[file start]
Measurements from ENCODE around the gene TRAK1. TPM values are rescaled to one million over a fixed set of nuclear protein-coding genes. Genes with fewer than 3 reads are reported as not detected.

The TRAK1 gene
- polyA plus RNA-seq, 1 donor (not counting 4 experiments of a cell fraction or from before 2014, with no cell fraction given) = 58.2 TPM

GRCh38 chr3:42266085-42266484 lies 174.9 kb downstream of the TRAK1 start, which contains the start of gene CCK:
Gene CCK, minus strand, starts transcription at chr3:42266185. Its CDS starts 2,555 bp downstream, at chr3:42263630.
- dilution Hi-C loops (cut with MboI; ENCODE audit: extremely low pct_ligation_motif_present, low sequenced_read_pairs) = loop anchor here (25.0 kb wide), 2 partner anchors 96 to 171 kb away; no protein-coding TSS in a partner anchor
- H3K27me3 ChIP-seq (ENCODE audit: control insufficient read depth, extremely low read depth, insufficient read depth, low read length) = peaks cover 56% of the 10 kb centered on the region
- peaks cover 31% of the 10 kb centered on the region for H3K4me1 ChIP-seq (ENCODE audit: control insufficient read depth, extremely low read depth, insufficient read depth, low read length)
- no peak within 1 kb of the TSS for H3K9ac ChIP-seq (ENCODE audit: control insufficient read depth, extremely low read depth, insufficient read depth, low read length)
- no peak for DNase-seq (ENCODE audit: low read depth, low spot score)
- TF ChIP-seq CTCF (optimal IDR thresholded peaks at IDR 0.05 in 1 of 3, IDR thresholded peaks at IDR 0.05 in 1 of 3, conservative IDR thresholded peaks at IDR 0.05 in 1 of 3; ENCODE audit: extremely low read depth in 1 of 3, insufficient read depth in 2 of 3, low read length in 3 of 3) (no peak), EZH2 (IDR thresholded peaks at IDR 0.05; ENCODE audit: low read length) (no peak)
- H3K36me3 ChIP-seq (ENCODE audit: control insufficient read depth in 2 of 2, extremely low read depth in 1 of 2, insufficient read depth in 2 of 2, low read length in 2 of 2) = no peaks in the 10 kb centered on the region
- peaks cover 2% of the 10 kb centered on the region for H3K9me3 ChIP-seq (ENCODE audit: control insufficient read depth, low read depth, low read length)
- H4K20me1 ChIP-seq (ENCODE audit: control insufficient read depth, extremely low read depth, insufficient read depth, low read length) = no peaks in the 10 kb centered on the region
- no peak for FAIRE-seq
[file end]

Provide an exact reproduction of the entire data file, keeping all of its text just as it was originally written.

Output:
Measurements from ENCODE around the gene TRAK1. TPM values are rescaled to one million over a fixed set of nuclear protein-coding genes. Genes with fewer than 3 reads are reported as not detected.

The TRAK1 gene
- polyA plus RNA-seq, 1 donor (not counting 4 experiments of a cell fraction or from before 2014, with no cell fraction given) = 58.2 TPM

GRCh38 chr3:42266085-42266484 lies 174.9 kb downstream of the TRAK1 start, which contains the start of gene CCK:
Gene CCK, minus strand, starts transcription at chr3:42266185. Its CDS starts 2,555 bp downstream, at chr3:42263630.
- dilution Hi-C loops (cut with MboI; ENCODE audit: extremely low pct_ligation_motif_present, low sequenced_read_pairs) = loop anchor here (25.0 kb wide), 2 partner anchors 96 to 171 kb away; no protein-coding TSS in a partner anchor
- H3K27me3 ChIP-seq (ENCODE audit: control insufficient read depth, extremely low read depth, insufficient read depth, low read length) = peaks cover 56% of the 10 kb centered on the region
- peaks cover 31% of the 10 kb centered on the region for H3K4me1 ChIP-seq (ENCODE audit: control insufficient read depth, extremely low read depth, insufficient read depth, low read length)
- no peak within 1 kb of the TSS for H3K9ac ChIP-seq (ENCODE audit: control insufficient read depth, extremely low read depth, insufficient read depth, low read length)
- no peak for DNase-seq (ENCODE audit: low read depth, low spot score)
- TF ChIP-seq CTCF (optimal IDR thresholded peaks at IDR 0.05 in 1 of 3, IDR thresholded peaks at IDR 0.05 in 1 of 3, conservative IDR thresholded peaks at IDR 0.05 in 1 of 3; ENCODE audit: extremely low read depth in 1 of 3, insufficient read depth in 2 of 3, low read length in 3 of 3) (no peak), EZH2 (IDR thresholded peaks at IDR 0.05; ENCODE audit: low read length) (no peak)
- H3K36me3 ChIP-seq (ENCODE audit: control insufficient read depth in 2 of 2, extremely low read depth in 1 of 2, insufficient read depth in 2 of 2, low read length in 2 of 2) = no peaks in the 10 kb centered on the region
- peaks cover 2% of the 10 kb centered on the region for H3K9me3 ChIP-seq (ENCODE audit: control insufficient read depth, low read depth, low read length)
- H4K20me1 ChIP-seq (ENCODE audit: control insufficient read depth, extremely low read depth, insufficient read depth, low read length) = no peaks in the 10 kb centered on the region
- no peak for FAIRE-seq